#thankyoupaula

10 Comments Add yours

  1. Love her. In addition to being an *incredible* athlete, she also really just seems like the nicest, most genuine person in the world. I just read a really great interview with her (can’t find it now but I’m sure it’s google-able) & it was so inspiring & heartbreaking at the same time.

    (Also I went to her podiatrist once who is in Palo Alto, so that is my Paula Radcliffe connection!)

    1. Cathryn says:

      I think she sounds lovely too. I know I’m biased but she seems very humble and down to earth. I like that in a superstar!

  2. Mike says:

    Cannot WAIT for this London Marathon! And look forward to running the race myself someday. This is a great opportunity to reflect on just how sick an athlete Paula Radcliffe really is. She holds not only the fastest but the TWO fastest women’s world marathon times ever. And nobody else has come within THREE MINUTES of her 2003 London time. Can you TELL I get very EXCITED when talking about her?

    It’s stunning that in this day of high-tech training tools, East African dominance and even rampant PED usage, nobody has come close to breaking Paula’s world record. She’ll be sorely missed, but hopefully she stays close to the sport and continues to share her expertise and lessons learned. We could all benefit. #pleasedontgopaula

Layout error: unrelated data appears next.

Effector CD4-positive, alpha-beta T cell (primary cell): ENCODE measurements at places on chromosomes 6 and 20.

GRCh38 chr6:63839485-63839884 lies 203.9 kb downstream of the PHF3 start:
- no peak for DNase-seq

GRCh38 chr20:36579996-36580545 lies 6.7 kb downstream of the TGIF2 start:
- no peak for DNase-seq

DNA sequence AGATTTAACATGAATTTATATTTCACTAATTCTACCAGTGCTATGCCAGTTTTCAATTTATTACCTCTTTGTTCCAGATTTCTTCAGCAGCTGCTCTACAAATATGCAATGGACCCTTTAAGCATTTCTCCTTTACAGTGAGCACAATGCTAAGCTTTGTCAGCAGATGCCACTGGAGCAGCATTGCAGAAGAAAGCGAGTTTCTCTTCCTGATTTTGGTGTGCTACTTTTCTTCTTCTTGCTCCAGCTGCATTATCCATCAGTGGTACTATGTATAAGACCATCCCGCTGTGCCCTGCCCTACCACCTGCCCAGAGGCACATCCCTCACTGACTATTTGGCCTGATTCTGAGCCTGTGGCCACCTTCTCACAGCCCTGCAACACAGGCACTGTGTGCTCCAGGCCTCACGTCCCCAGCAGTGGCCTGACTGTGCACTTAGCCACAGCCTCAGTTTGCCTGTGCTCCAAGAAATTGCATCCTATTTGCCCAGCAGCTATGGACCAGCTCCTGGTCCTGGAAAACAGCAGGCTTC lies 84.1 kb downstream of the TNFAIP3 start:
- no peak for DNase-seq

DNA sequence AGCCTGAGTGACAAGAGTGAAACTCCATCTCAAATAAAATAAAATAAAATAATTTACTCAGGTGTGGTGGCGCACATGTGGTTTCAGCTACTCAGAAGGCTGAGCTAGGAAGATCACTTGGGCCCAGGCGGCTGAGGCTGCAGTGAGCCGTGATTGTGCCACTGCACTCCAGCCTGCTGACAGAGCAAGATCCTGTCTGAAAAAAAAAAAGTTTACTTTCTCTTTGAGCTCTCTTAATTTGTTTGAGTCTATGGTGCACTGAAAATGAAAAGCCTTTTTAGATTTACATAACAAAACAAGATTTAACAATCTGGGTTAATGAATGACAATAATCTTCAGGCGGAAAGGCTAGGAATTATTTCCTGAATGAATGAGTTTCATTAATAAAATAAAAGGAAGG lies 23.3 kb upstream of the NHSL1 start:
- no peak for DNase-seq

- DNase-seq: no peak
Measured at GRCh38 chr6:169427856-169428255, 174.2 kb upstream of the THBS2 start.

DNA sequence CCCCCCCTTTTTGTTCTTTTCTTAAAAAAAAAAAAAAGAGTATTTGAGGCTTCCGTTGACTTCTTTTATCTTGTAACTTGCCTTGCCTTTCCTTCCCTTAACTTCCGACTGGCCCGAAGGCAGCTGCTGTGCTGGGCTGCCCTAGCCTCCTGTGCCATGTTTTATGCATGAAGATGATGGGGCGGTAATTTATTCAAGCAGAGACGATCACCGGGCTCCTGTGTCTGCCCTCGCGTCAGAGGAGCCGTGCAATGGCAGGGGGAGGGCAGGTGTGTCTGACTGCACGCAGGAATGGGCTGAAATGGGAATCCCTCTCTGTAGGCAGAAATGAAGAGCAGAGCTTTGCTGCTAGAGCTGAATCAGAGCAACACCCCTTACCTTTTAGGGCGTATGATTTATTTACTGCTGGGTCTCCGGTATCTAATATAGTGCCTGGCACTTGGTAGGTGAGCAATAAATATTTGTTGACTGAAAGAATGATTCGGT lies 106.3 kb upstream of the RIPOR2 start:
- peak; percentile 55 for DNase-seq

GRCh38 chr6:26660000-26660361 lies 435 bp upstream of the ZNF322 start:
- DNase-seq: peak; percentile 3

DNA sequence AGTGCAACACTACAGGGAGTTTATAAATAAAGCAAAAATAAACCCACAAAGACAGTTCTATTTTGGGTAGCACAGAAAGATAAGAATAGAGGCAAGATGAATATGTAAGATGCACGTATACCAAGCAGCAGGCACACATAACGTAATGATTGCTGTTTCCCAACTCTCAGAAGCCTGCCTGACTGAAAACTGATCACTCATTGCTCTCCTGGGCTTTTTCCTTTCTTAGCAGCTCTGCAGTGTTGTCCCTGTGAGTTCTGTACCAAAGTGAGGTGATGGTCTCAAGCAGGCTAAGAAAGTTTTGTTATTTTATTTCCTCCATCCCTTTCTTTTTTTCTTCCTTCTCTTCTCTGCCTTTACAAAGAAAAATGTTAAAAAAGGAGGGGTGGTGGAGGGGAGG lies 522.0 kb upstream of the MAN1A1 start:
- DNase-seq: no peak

1. Cathryn says:

      You should def run it – it was an amazing day. I’m so excited YOU’RE excited about Paula, I wondered if it was just a British thing. I think I’m going to read her book too. You should follow the #thankyoupaula hashtag on twitter – it’s really moving! She inspired so many people. It really struck me. Running is kind of silly, if you think about it, and it’s very unimportant in the grand scheme of things but she really made a difference to people’s lives, making them better. That’s an incredible legacy to have.

  3. Nic J says:

    Couldn’t agree more! She is, and will always be, a legend! She even managed to single handedly flummox the marathon’s hugely experienced commentators by executing the most graceful emergency wee ever not seen on TV (under the bridge, out of sight of helicopter cam). Classy and brilliant!
    I will be recording the marathon this year, as will be doing the Southampton half the same morning. I well up even just hearing the theme music, so much crying expected tomorrow! Good luck to everyone doing it, and especially good luck Paula. #thankyoupaula 😃

    1. Cathryn says:

      I believe it was actually an MRP and I love her a little more for that.

      Good luck tomorrow! (Today, I guess, for you!!)

  4. bt says:

    Awesome post. Thanks for sharing your love of Paula. I think all women runners adore her, but I have to assume that the Brits have an extra ounce of love.

    1. Cathryn says:

      I’ve been surprised at how many people have commented and said they love Paula. I think I assumed it was a British thing. How lovely.

  5. ErinAMG says:

    She is just so cool. I couldn’t agree more. It was hard not to cry on Sunday morning when I was reading my twitter feed 🙂